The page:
Prudence: Prudence is the ability to govern and discipline oneself by the use of reason. It is classically considered to be a virtue, and in particular one of the four Cardinal virtues. It is often associated with wisdom, insight, and knowledge. In this case, the virtue is the ability to judge between virtuous and vicious actions, not only in a general sense, but with regard to appropriate actions at a given time and place. Although prudence itself does not perform any actions, and is concerned solely with knowledge, all virtues are to be regulated by it. Distinguishing when acts are courageous, as opposed to reckless or cowardly, for instance, is an act of prudence.
Perseverance: Steady persistence in adhering to a cause of action, a belief or a purpose etc. in spite of difficulties, obstacles or discouragement.
Example: Medicine is a field which requires dedication and perseverance.
Red tapism:Red tape is excessive regulation or rigid conformity to formal rules that is considered redundant or bureaucratic and hinders or prevents action or decision-making. It is usually applied to governments, corporations, and other large organizations. It is the bureaucratic practice of hair splitting or foot dragging, blamed by its practitioners on the system that forces them to follow prescribed procedures to the letter. Red tape can also include filing and certification requirements, reporting, investigation, inspection and enforcement practices, and procedures.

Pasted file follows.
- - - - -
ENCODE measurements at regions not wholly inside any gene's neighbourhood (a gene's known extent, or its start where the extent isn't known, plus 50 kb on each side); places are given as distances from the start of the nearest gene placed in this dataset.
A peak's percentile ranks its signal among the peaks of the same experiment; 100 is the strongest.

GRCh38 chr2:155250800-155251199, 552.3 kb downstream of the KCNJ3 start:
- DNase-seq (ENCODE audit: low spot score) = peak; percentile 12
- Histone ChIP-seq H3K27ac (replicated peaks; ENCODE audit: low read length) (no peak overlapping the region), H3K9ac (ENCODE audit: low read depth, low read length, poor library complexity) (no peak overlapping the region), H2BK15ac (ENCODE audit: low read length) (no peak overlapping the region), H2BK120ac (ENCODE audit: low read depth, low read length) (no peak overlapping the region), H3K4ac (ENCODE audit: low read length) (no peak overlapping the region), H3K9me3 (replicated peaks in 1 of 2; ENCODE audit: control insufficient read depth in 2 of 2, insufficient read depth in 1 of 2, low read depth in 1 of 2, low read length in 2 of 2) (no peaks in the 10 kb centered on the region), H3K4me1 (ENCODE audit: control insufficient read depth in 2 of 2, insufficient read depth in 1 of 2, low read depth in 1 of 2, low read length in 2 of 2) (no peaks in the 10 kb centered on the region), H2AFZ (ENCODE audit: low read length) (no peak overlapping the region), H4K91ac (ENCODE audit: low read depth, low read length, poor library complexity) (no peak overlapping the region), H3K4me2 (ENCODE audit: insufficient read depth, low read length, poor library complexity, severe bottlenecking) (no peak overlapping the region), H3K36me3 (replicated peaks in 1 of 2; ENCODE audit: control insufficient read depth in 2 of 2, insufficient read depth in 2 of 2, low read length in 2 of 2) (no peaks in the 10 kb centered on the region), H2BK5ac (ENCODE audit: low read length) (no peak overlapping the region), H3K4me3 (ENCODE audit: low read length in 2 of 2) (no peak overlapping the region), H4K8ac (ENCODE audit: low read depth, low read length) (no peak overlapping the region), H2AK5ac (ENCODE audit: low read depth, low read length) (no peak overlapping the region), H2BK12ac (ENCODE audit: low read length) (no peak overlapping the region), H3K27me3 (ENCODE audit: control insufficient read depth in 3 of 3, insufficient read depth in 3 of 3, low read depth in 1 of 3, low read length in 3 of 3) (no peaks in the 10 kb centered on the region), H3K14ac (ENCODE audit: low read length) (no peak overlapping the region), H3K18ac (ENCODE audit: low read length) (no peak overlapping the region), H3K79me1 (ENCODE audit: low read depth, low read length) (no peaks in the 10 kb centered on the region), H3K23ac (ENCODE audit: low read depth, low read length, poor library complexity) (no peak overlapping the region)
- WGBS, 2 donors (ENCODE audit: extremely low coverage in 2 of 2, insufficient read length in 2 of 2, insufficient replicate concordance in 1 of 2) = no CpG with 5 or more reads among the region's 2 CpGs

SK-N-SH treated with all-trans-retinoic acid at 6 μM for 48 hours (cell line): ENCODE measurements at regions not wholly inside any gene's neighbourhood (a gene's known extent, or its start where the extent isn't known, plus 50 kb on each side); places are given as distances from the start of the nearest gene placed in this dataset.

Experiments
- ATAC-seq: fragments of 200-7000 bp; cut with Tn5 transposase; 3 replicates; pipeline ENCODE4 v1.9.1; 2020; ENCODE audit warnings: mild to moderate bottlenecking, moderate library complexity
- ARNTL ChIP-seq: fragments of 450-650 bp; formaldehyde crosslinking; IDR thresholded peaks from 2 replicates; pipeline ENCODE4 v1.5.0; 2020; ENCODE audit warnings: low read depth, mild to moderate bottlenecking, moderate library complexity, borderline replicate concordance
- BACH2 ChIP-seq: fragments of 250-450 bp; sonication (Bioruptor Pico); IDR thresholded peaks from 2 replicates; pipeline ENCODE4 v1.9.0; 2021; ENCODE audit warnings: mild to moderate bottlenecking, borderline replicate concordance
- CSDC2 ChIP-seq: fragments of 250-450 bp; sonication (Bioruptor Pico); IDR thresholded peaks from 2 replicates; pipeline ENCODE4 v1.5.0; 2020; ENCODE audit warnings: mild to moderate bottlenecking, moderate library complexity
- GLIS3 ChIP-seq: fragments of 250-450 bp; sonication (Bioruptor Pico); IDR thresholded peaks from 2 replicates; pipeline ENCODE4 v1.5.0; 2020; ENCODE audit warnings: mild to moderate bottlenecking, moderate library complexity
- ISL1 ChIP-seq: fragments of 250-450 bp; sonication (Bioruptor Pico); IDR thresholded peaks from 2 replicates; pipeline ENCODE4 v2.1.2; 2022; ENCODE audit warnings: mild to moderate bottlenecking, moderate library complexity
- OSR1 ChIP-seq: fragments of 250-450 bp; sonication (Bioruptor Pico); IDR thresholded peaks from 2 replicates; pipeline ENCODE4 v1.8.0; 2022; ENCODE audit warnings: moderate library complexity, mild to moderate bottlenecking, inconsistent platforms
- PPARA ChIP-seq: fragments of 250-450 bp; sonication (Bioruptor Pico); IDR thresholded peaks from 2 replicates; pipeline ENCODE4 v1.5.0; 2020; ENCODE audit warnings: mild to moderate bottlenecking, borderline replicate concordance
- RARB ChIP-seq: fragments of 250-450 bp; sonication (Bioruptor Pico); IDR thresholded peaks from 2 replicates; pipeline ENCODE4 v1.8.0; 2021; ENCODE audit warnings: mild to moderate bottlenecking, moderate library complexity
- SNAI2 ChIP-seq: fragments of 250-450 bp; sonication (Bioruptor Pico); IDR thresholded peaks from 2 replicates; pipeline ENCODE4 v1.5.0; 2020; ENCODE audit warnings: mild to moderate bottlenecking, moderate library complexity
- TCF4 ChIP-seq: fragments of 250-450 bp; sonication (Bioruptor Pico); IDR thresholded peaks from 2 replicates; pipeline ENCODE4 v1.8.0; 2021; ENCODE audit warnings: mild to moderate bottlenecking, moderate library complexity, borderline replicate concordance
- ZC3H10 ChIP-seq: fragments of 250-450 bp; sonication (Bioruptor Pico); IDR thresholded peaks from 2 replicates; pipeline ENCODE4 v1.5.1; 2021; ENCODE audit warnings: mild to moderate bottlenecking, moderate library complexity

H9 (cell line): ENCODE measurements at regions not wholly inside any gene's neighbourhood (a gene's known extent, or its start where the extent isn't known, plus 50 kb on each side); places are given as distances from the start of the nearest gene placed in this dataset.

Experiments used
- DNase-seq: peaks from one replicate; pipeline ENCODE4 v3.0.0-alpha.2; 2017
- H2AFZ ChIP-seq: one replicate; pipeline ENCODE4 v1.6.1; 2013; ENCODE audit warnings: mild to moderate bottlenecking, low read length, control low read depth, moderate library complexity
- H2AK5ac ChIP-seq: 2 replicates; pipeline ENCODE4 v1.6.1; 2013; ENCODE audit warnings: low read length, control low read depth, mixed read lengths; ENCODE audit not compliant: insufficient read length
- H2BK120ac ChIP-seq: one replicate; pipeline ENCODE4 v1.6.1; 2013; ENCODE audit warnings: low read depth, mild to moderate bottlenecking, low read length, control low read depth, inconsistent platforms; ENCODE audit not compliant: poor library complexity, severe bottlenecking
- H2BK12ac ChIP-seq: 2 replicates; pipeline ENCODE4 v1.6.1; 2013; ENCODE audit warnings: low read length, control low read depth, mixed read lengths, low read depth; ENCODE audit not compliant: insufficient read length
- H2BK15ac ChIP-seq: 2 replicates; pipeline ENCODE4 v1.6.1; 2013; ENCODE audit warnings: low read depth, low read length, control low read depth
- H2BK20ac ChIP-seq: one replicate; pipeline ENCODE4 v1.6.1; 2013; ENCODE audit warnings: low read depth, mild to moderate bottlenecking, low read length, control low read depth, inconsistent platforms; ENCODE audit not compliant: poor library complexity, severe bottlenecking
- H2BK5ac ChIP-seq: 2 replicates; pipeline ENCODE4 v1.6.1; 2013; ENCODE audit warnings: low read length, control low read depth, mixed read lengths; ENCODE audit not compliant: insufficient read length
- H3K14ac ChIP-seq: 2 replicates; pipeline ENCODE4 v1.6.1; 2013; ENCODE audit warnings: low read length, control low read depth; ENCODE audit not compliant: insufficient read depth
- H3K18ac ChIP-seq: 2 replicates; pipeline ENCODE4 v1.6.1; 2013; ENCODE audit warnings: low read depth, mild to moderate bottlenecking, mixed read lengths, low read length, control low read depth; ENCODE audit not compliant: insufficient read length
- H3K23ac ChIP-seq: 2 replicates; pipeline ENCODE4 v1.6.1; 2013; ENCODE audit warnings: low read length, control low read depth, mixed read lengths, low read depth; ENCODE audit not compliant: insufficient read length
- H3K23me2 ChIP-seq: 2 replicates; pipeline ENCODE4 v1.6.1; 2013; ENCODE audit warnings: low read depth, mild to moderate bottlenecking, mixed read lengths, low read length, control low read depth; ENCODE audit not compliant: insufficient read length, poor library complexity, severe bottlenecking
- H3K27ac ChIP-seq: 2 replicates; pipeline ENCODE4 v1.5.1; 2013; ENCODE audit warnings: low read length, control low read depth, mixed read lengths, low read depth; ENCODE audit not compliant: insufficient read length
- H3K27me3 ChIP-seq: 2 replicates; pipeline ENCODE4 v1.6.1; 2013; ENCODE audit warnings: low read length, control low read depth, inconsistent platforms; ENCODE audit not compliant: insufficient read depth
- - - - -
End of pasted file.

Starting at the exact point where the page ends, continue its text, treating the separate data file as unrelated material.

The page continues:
Probity: It is the adherence to the highest principles and ideals. It is the quality of having strong moral principles, honesty and decency. Probity in governance is an essential and vital requirement for an efficient and effective system of governance and for socio-economic development. An important requisite for ensuring probity in governance is absence of corruption. The other requirements are effective laws, rules and regulations governing every aspect of public life and, more important, an effective and fair implementation of those laws, etc. Indeed, a proper, fair and effective enforcement of law is a facet of discipline.
Intellectual Integrity: It is defined as recognition of the need to be true to one’s own thinking and to hold oneself to the same standards one expects others to meet. It is to practice what one advocates to others and to honestly admit discrepancies and inconsistencies in one’s own thoughts and action.
Esprit de corps: The common spirit of comradeship existing among the members of a group and inspiring enthusiasm, devotion, and strong regard for the honour of the group.For example, a military unit.
Fidelity: It is defined as faithfulness to obligations, duties or observances; exact correspondence with fact or with a given quality, condition or event; accuracy in reporting detail; adherence to truth. A public servant is expected to be at all times a trustworthy person in the public services. An unfaithful public servant tarnishes the image of the entire system.